HALIFAX — A proposed airport project in western Cape Breton was suddenly placed on hold Thursday, as the federal minister of rural economic development cancelled a review of a funding application.
In a statement released by her office, Bernadette Jordan said there currently isn't enough information to demonstrate how the airport project to be located near Inverness will "respond to Cape Breton's needs."
"Projects submitted under the Investing in Canada Infrastructure Program, Rural and Northern Communities Infrastructure Stream (RNIS), must improve the quality of life in those communities by responding to rural and northern specific needs," said Jordan.
The minister said the project won't receive approval until a fresh proposal is submitted that can clearly demonstrate how the airport would improve the quality of life for local residents.
"We encourage the province and project partners to work together with municipalities and other interested parties on a revised proposal that clearly fits the RNIS project criteria," Jordan said.
The proposed airport would mainly service the Cabot Links golf resort in Inverness. The idea was to bring golfers closer to the location and the sister course at Cabot Cliffs.
However, the proposal sparked some controversy in the area with the mayor of Port Hawkesbury having expressed concerns about having another airport only an hour away from her town's Allan J. MacEachen airport.
Last month, Brenda Chisholm-Beaton wrote Prime Minister Justin Trudeau's office to register her objections.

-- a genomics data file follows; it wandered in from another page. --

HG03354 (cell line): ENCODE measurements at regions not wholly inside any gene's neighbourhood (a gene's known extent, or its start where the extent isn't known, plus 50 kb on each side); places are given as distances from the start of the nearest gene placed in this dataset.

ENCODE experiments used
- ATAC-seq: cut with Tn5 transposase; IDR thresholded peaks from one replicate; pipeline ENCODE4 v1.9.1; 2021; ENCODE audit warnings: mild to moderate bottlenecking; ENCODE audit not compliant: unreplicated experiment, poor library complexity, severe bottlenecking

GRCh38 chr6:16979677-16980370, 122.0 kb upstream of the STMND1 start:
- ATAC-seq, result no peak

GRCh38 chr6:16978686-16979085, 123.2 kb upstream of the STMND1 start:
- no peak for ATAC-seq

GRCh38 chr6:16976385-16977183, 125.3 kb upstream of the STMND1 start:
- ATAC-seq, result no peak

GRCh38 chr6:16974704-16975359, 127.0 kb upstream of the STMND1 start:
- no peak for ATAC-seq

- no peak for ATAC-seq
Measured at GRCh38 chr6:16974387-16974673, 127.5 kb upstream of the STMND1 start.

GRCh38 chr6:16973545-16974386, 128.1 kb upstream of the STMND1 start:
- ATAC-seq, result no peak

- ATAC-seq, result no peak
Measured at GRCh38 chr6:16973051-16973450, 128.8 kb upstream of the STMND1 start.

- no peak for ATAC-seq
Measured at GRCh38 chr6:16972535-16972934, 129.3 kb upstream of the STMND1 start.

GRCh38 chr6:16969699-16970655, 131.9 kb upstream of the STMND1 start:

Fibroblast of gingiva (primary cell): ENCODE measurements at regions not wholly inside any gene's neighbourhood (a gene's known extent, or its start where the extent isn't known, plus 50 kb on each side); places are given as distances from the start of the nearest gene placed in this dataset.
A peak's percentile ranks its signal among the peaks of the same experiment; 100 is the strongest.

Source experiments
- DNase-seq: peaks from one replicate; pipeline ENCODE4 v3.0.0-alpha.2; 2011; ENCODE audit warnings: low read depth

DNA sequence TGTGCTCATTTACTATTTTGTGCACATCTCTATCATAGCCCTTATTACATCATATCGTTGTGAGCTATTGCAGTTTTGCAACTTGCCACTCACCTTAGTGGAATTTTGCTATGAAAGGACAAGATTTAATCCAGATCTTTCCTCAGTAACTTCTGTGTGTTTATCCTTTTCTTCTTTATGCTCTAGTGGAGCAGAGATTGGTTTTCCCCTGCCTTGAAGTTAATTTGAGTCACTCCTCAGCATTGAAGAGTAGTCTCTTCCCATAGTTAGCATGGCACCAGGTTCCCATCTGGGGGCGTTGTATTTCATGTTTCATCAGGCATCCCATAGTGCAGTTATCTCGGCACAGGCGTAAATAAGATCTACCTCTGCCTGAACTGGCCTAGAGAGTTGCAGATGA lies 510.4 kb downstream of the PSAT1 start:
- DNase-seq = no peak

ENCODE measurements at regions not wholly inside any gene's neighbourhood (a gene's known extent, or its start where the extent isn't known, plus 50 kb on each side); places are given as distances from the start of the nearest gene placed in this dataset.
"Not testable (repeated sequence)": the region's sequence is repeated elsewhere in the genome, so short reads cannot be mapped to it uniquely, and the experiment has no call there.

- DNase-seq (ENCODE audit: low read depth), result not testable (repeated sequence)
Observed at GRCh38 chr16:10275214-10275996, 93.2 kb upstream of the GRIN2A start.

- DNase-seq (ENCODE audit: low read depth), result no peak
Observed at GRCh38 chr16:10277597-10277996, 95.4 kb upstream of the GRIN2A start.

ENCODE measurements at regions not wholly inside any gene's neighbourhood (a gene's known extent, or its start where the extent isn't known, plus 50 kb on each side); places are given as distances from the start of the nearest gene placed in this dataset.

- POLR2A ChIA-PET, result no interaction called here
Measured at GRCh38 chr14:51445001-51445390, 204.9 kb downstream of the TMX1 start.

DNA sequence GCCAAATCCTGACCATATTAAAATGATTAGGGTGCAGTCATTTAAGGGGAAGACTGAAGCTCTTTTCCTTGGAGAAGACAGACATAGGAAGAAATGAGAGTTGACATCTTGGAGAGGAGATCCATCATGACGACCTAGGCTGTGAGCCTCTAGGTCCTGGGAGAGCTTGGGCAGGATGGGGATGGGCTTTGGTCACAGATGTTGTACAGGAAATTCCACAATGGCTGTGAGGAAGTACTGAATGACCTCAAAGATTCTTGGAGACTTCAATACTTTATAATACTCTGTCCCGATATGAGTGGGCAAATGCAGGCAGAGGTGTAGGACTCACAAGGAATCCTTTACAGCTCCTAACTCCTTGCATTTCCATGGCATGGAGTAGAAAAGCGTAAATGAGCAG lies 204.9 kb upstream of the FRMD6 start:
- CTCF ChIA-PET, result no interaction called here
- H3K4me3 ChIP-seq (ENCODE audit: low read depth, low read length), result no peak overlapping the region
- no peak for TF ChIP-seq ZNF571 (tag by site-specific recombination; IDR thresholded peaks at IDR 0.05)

At the time she said it would be "both short-sighted and irresponsible'' to provide millions of dollars to the golfing resort's air service plan at a time when Port Hawkesbury's airport has been revived by years of municipal support.
Some environmentalists have also spoken out, opposing a project they say would be built too close to a provincial protected area.
Premier Stephen McNeil was asked about the province's position following cabinet on Thursday and before Jordan's statement was issued.
McNeil said the responsibility for moving ahead with a proposed project was the purview of the federal government.
He said although the province would contribute close to $9 million toward the joint project reported to cost $18 million, the airport was part of Ottawa's priorities.
"It was not on the top of the list of our priorities, but there is a back-and-forth when it comes to making these infrastructure investments. They (Ottawa) have supported some that were priorities of ours and we put that on our list and we will go through the process."
McNeil said the federal government would base its final decision on whether the airport would be a "economic driver" for that part of Cape Breton.
Keith Doucette, The Canadian Press